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  • Sep 22, 2014
  • Updated: 8:40pm
NewsHong Kong
EDUCATION

Singer Peter Yarrow tells University of Hong Kong lack of respect at root of protests

PUBLISHED : Saturday, 17 November, 2012, 12:00am
UPDATED : Saturday, 17 November, 2012, 4:23am

A puff of 1960s magic blew through the University of Hong Kong yesterday as Peter Yarrow, one part of American folk trio Peter, Paul and Mary, held a concert and rally at the university's Sun Yat-sen square.

The 74-year-old folk singer and activist made his name as a symbol of the civil-rights movement in the 1960s. He sang songs from that era, such as If I Had a Hammer and Bob Dylan's Blowin' in the Wind, as well as the more recent Don't Laugh at Me.

The co-writer of '60s hit Puff the Magic Dragon told his young audience that issues like women's rights, climate change and civil rights all stemmed from a common source.

"Each movement is about respect or the lack of it," he said, adding: "Selfishness is the handmaiden of disrespect, and that starts with the kids in school."

Speaking of his experience at Cornell University, where he was a student in the late 1950s, he said it was a place where women were treated like objects, and people put too much emphasis on money and power.

Genocide, religious intolerance, violence and discrimination all started from an initial refusal to sit down with someone different, the singer said.

With his non-profit Operation Respect, Yammer has since 1999 advocated tolerance and allowing room for people to question things without facing ridicule.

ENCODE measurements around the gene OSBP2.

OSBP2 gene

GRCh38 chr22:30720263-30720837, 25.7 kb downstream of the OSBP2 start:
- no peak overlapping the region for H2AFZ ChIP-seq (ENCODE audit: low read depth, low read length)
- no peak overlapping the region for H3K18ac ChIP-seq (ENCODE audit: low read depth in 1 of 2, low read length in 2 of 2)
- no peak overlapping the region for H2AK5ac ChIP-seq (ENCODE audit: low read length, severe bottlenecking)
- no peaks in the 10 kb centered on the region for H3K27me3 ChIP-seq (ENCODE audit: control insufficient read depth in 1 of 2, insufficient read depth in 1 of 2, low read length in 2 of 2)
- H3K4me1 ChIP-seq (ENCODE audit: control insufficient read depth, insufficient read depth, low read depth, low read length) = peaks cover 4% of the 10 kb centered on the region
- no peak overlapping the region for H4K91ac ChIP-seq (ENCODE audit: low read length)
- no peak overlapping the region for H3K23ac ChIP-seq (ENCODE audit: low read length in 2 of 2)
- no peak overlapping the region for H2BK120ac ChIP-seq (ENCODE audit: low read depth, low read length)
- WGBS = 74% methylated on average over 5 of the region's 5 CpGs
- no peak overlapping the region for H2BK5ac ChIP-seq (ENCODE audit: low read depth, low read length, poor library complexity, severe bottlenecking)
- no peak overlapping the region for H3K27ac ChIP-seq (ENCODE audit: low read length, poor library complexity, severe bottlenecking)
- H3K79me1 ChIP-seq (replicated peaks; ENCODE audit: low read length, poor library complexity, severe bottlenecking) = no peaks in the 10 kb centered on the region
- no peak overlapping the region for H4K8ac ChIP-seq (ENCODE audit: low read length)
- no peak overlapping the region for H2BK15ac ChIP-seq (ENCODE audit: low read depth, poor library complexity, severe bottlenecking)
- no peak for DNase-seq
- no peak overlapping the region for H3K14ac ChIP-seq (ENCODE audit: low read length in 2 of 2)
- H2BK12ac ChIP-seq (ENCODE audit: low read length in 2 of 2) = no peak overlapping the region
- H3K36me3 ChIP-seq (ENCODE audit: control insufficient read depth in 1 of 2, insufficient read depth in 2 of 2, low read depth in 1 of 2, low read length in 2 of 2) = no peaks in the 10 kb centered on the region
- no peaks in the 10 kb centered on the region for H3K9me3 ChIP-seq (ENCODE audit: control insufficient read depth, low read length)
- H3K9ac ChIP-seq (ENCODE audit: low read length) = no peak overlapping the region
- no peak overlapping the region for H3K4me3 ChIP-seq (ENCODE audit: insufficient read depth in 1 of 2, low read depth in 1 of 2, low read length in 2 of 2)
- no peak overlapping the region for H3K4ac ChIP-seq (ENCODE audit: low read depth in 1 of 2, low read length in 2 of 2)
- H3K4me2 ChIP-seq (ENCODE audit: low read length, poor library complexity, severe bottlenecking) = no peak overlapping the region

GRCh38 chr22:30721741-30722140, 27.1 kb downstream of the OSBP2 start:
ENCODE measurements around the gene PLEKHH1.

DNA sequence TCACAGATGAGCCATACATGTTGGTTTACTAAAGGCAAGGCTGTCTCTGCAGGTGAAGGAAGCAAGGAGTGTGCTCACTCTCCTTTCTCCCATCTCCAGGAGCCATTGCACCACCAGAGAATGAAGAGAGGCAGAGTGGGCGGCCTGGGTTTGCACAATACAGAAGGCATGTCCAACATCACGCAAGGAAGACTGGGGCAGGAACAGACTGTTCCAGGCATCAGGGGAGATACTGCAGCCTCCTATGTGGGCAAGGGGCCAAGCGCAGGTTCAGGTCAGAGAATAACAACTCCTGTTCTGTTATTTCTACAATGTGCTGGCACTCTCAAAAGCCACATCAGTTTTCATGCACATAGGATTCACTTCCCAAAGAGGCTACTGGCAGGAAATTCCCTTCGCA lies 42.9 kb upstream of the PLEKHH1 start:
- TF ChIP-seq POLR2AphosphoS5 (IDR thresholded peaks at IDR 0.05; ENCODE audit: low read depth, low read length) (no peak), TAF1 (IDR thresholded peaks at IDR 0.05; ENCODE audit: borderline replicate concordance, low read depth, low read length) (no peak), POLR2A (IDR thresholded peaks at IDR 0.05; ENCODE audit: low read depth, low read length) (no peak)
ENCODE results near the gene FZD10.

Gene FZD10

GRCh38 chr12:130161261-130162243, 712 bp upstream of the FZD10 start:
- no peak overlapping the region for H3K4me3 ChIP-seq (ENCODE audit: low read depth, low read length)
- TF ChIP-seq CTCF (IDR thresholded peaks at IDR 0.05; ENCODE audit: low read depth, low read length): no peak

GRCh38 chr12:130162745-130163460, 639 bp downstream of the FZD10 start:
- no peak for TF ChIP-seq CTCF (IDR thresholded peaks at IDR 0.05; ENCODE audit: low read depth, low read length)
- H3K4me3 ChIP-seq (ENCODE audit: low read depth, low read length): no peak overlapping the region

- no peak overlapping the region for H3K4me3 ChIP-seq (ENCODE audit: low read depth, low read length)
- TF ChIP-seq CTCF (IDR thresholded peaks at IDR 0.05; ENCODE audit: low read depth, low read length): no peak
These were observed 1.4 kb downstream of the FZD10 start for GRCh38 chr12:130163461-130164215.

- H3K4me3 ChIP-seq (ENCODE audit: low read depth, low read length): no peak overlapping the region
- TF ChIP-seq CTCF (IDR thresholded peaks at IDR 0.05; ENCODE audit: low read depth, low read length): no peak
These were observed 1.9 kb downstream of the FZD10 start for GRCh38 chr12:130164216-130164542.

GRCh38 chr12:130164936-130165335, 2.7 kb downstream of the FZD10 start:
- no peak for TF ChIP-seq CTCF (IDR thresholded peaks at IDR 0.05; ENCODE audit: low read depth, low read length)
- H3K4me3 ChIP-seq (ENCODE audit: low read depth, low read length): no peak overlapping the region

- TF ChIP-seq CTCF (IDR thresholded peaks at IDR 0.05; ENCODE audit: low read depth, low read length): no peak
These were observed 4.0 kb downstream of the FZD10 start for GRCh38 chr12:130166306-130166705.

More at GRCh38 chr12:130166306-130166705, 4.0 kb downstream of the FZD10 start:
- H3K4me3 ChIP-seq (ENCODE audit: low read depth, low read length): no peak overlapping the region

The organisation provides resources to help reduce the emotional and physical cruelty some children inflict upon each other.

In 1963, Yarrow stood with band mates Noel Stookey and Mary Travers and a quarter of a million people in Washington, calling for civil rights for black Americans.

They were part of the march on Washington in which Martin Luther King made his legendary "I have a dream" speech.

"There were a quarter of a million of people, because we were there to make a promise to each other to stop this. A person who was of colour in the South could be lynched, and there would be no legal recourse," he said.

"The genius of a country is not when it says: 'Whatever we do, it's right.' The genius is the ability to grow and say we can change.

"And today in America, we have a president of colour, who could very well have been chased by a lynch mob."

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